The Flat is a straightforward doc about Israeli filmmaker Arnon Goldfinger’s discovery of his grandparents’ secret friendship with a Nazi official. After Goldfinger’s grandmother passes away, he and his family begin clearing out her Tel Aviv apartment, where they find Nazi propaganda and correspondence with an SS officer. Although the work sets up an intriguing mystery, it struggles to keep the viewers’ attention, namely because most of Goldfinger’s discoveries and speculations seem like they’d be more interesting to family members. The most engaging moments surface when the director’s mother and the daughter of the Nazi official express a lack of interest in their parents’ friendship. Goldfinger’s mom seems indifferent, claiming the past is in the past, and the daughter of the official denies her father was a member of the SS — even after Goldfinger shows her a handwritten letter that proves it. The doc is held up by subtle moments like these, but even the strongest points get lost among tedious family anecdotes and a meandering narrative that simply fails to pull the film together.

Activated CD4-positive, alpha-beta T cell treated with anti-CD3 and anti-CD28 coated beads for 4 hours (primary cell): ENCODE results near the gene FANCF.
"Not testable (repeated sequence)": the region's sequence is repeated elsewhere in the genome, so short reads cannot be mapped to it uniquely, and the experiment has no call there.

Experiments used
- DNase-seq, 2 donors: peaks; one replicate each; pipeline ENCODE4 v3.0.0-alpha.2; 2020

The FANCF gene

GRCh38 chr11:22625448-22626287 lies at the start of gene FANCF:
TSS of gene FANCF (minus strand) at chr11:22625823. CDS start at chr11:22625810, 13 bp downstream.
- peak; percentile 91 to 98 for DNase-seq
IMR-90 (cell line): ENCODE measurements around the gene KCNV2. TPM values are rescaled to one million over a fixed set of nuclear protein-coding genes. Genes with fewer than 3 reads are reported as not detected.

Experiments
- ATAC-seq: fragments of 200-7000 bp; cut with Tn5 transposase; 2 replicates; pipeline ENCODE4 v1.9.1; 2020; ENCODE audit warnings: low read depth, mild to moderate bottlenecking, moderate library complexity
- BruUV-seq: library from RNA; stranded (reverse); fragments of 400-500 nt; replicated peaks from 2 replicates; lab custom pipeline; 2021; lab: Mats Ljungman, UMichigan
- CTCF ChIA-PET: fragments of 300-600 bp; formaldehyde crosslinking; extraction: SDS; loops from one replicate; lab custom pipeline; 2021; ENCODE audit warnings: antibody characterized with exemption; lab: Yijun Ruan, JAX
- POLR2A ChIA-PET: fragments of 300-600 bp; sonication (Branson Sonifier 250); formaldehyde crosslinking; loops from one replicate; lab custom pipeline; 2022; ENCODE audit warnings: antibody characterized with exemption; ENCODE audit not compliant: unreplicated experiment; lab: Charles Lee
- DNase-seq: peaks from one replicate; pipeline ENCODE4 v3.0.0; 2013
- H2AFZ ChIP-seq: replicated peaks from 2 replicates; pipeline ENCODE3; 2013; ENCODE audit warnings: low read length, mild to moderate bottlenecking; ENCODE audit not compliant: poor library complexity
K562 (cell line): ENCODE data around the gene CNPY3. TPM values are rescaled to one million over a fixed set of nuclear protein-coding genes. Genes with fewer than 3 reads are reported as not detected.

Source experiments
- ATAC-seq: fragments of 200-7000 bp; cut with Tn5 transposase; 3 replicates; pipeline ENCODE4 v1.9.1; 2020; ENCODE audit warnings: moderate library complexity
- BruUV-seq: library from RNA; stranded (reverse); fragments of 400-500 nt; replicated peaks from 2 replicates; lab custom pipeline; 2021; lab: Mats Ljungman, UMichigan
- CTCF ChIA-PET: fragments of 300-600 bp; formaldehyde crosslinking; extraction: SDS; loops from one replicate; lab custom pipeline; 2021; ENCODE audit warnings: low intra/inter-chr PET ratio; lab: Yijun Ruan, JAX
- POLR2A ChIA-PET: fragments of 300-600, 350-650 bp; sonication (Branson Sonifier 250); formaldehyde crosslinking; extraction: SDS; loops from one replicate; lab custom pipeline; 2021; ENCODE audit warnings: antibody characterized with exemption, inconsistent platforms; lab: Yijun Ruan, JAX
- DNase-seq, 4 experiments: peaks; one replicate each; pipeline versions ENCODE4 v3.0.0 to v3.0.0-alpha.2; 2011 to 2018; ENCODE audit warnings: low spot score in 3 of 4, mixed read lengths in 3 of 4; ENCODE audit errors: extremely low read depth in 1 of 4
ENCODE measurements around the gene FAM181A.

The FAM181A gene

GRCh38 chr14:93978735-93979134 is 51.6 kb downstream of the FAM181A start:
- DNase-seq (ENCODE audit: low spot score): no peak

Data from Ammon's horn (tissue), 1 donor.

Although the work sets up an intriguing mystery, it struggles to keep the viewers' attention, namely because most of the director's discoveries seem like they'd be more interesting to his family members.
City Paper Grade: B-
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